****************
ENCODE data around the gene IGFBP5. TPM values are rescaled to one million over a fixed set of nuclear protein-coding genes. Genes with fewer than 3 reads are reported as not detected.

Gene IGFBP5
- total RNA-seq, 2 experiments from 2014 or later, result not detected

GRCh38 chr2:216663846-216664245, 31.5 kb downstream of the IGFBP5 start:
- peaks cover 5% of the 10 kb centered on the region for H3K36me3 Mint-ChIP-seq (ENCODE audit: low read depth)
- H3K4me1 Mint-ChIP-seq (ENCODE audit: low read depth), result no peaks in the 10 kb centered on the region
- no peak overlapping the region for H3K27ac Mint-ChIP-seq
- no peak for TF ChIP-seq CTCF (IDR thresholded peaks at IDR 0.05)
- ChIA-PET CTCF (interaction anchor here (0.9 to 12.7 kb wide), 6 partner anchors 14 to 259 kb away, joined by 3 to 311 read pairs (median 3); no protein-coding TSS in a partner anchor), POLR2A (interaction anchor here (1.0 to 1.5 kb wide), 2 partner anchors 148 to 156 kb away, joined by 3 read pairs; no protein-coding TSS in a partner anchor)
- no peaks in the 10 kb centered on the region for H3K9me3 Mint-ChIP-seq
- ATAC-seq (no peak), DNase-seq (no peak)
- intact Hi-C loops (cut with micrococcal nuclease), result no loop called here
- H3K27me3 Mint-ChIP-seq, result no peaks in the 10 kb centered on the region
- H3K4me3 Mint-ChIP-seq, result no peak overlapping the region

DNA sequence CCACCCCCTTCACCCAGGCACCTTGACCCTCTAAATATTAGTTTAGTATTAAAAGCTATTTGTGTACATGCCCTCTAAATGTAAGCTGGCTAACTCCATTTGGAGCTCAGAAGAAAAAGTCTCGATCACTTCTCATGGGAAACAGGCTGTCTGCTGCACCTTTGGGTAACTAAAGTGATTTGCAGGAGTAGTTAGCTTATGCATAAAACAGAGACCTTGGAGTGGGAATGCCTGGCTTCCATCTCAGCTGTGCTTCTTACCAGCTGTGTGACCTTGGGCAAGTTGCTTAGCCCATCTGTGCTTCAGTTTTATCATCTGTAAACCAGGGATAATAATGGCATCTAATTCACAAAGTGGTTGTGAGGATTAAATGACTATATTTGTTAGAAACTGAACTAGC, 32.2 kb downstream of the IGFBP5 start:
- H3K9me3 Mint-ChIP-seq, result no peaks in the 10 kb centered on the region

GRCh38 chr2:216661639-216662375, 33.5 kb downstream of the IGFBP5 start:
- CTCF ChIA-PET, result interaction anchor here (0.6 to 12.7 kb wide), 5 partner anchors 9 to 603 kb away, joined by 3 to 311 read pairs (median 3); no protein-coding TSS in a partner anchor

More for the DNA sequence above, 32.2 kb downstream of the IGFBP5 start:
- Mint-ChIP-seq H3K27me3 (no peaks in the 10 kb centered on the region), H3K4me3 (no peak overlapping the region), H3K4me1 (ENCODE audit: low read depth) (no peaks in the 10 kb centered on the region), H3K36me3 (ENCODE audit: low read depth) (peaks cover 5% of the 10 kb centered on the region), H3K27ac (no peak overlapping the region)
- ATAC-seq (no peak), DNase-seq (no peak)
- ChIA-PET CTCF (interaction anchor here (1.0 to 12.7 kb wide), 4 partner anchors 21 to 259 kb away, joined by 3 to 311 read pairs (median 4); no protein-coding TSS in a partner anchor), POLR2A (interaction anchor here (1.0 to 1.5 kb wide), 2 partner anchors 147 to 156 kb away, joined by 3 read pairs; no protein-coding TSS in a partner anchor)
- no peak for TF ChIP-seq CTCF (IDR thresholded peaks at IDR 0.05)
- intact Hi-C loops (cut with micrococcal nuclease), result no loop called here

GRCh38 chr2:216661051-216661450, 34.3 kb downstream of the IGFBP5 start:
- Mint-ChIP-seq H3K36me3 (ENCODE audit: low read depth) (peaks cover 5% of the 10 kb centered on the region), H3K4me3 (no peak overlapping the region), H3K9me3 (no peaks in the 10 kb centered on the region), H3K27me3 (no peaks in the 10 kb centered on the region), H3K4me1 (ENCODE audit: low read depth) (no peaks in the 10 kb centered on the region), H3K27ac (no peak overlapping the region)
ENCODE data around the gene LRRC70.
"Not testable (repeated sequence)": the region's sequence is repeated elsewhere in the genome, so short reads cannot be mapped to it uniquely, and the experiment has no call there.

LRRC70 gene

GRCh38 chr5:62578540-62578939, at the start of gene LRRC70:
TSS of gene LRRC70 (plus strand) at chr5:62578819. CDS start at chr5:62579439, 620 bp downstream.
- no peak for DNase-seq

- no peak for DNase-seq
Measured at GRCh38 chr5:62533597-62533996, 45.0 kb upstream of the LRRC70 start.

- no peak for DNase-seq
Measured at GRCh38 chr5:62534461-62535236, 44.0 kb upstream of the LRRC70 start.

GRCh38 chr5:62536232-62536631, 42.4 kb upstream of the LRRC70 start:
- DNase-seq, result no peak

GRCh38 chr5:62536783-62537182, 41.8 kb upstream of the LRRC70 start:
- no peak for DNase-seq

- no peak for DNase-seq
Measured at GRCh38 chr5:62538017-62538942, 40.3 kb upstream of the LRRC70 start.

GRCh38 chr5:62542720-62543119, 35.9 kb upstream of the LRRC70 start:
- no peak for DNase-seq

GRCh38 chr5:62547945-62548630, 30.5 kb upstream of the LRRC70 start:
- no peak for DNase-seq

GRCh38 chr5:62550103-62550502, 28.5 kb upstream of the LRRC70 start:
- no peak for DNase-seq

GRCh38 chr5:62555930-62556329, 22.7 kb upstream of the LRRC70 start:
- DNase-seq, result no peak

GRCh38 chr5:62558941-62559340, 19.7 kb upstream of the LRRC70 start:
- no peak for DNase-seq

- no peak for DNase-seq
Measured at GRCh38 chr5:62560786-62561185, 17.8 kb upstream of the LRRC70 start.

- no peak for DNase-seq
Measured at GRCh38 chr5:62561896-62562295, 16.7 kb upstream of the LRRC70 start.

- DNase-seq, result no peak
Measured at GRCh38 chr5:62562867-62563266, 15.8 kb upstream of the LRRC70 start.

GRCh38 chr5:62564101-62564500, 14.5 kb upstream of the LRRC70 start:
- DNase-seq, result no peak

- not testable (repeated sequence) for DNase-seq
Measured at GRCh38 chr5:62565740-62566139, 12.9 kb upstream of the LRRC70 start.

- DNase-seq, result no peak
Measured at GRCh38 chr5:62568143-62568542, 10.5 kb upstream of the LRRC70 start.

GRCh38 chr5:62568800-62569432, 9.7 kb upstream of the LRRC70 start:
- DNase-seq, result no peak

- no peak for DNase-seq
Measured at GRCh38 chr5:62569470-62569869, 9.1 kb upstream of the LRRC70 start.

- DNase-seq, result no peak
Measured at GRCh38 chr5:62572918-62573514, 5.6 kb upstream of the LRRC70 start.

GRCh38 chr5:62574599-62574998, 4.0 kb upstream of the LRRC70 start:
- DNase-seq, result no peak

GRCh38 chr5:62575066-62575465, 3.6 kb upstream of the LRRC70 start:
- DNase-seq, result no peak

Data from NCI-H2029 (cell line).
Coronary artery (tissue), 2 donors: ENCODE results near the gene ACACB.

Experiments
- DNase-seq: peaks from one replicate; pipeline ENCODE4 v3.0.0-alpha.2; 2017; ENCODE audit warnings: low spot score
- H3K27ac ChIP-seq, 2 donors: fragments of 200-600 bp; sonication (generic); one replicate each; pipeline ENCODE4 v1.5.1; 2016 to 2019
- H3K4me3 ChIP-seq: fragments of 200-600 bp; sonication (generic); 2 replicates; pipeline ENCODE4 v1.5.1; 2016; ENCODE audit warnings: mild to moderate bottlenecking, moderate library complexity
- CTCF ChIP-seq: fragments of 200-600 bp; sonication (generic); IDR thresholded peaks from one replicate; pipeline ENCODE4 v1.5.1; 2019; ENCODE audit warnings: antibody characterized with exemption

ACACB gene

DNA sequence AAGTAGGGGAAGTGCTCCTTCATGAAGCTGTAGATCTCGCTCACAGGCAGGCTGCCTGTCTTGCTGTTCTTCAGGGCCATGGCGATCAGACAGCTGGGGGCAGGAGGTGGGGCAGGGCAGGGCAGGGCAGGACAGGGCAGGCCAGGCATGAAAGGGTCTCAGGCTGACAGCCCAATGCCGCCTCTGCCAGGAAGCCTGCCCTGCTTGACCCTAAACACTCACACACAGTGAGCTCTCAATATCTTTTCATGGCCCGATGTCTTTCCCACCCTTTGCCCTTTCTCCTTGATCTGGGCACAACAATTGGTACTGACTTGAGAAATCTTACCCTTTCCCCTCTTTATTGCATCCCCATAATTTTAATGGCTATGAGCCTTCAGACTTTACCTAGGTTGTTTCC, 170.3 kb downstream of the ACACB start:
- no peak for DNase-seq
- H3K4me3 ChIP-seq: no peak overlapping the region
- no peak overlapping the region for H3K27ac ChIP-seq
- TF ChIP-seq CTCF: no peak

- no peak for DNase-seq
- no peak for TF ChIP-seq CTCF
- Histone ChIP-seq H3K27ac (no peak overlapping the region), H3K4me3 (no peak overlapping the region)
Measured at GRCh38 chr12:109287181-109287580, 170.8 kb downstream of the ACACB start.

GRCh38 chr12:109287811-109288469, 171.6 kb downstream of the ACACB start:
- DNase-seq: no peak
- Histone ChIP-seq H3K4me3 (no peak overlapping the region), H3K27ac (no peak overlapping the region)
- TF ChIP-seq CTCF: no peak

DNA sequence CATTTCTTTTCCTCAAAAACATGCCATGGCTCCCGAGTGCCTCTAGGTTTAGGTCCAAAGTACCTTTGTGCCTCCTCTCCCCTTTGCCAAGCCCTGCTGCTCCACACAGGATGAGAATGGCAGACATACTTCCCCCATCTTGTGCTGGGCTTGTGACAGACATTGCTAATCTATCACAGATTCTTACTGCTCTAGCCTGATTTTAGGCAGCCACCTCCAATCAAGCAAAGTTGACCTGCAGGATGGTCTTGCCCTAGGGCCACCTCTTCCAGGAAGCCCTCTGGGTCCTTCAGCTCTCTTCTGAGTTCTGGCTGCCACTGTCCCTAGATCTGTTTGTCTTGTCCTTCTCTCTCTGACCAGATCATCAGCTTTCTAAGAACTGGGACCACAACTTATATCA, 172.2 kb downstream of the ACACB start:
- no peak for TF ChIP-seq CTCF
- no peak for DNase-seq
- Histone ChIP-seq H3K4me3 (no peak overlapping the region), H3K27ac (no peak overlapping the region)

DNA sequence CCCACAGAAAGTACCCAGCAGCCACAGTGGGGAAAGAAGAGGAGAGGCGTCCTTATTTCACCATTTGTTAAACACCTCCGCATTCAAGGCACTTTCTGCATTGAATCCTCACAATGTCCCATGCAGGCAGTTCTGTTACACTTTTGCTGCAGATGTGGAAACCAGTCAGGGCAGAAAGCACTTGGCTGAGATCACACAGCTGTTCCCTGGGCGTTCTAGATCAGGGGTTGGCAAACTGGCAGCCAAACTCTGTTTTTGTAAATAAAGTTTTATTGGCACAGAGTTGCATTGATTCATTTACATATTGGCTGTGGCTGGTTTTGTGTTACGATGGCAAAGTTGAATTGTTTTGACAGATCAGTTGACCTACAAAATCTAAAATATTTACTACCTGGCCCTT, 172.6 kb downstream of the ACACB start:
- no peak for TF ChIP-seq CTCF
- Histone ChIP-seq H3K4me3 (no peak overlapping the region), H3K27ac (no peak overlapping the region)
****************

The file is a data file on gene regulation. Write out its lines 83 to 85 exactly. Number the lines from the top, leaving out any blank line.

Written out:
DNA sequence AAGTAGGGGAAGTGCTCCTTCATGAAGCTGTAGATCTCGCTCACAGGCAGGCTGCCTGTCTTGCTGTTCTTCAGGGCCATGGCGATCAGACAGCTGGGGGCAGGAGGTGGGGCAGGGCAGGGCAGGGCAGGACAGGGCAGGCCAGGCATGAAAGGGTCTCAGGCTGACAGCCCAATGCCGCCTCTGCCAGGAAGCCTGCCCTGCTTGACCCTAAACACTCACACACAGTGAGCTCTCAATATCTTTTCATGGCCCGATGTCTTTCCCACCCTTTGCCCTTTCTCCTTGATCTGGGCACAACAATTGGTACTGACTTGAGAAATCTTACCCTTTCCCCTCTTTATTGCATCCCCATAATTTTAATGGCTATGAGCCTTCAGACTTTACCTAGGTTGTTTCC, 170.3 kb downstream of the ACACB start:
- no peak for DNase-seq
- H3K4me3 ChIP-seq: no peak overlapping the region